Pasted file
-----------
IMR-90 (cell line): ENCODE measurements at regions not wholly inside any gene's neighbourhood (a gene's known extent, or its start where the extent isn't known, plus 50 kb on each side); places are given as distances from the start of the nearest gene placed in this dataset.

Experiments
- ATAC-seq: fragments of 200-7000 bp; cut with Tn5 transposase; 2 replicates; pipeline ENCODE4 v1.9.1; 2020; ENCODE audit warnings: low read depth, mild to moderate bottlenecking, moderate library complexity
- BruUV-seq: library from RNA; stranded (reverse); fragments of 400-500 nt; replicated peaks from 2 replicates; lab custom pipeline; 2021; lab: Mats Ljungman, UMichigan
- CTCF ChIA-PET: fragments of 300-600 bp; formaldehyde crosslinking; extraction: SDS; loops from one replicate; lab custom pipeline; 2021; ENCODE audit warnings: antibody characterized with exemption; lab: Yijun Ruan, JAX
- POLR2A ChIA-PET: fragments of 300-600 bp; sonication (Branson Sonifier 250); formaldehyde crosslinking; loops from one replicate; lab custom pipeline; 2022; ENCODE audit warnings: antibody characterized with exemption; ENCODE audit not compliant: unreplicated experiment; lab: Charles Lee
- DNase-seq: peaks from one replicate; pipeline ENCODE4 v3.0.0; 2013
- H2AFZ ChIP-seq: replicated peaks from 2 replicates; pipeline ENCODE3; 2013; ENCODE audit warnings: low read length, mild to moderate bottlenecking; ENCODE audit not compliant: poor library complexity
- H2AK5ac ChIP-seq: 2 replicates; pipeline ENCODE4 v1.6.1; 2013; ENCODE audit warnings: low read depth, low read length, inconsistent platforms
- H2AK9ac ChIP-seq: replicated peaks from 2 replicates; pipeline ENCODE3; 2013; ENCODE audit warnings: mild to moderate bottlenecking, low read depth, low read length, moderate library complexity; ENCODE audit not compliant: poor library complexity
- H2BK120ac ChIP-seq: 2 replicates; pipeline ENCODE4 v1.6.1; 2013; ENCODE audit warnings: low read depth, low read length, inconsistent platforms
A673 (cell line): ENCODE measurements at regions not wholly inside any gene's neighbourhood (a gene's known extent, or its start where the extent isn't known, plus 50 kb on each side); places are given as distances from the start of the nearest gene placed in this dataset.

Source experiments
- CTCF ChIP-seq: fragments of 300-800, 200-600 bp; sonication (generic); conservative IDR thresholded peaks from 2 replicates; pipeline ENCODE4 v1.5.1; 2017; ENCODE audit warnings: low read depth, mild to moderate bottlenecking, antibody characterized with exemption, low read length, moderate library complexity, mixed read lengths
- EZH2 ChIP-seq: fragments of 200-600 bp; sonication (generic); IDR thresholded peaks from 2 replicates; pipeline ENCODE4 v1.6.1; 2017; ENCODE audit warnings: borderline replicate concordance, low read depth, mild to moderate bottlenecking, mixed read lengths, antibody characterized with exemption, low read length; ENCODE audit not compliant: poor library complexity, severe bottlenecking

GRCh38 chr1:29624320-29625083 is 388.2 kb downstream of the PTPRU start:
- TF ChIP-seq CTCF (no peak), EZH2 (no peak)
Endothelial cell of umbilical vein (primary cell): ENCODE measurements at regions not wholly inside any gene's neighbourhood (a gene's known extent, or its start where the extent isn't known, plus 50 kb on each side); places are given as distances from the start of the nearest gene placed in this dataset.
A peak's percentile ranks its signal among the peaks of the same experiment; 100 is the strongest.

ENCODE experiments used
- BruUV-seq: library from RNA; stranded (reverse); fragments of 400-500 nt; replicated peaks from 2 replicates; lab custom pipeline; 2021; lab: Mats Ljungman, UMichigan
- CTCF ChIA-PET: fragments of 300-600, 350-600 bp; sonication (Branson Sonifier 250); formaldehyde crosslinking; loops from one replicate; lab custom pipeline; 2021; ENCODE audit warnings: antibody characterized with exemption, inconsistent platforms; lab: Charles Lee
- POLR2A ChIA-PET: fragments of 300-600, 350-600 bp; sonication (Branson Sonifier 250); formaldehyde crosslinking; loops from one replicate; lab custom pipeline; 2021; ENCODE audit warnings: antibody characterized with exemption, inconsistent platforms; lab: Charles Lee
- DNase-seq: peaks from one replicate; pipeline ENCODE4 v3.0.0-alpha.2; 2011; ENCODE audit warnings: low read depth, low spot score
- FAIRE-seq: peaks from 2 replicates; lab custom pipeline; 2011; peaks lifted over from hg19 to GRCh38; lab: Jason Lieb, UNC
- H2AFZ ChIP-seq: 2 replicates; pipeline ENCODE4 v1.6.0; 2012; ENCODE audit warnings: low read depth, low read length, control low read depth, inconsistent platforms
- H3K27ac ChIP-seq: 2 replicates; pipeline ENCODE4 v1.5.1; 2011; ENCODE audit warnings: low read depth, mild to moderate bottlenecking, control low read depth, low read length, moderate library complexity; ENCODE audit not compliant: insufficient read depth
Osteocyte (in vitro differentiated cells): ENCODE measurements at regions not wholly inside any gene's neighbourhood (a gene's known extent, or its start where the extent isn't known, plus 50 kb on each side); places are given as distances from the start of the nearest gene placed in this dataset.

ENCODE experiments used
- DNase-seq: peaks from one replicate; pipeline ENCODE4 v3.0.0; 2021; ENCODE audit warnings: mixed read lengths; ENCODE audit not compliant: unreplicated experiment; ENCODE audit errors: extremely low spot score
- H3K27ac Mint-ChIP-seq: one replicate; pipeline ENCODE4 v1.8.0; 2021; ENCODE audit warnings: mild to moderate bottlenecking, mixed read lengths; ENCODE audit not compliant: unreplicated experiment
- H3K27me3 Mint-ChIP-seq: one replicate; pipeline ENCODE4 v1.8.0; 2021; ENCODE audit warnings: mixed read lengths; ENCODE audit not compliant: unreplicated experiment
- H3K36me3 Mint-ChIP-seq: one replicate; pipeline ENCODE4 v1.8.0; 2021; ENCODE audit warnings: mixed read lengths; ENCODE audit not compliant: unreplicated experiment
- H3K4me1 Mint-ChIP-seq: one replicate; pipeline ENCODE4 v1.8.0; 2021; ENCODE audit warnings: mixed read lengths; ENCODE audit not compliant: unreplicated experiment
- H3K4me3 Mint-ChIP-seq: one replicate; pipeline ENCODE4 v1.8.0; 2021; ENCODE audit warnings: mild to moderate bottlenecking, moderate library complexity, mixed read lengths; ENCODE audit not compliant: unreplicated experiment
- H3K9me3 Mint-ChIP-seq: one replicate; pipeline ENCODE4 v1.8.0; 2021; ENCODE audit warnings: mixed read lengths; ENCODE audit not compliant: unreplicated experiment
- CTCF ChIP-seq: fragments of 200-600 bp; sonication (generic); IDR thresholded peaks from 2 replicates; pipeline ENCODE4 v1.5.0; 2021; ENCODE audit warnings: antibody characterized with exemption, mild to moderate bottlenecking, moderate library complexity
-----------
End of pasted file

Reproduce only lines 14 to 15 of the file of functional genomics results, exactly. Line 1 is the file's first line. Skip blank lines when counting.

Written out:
- CTCF ChIP-seq: fragments of 300-800, 200-600 bp; sonication (generic); conservative IDR thresholded peaks from 2 replicates; pipeline ENCODE4 v1.5.1; 2017; ENCODE audit warnings: low read depth, mild to moderate bottlenecking, antibody characterized with exemption, low read length, moderate library complexity, mixed read lengths
- EZH2 ChIP-seq: fragments of 200-600 bp; sonication (generic); IDR thresholded peaks from 2 replicates; pipeline ENCODE4 v1.6.1; 2017; ENCODE audit warnings: borderline replicate concordance, low read depth, mild to moderate bottlenecking, mixed read lengths, antibody characterized with exemption, low read length; ENCODE audit not compliant: poor library complexity, severe bottlenecking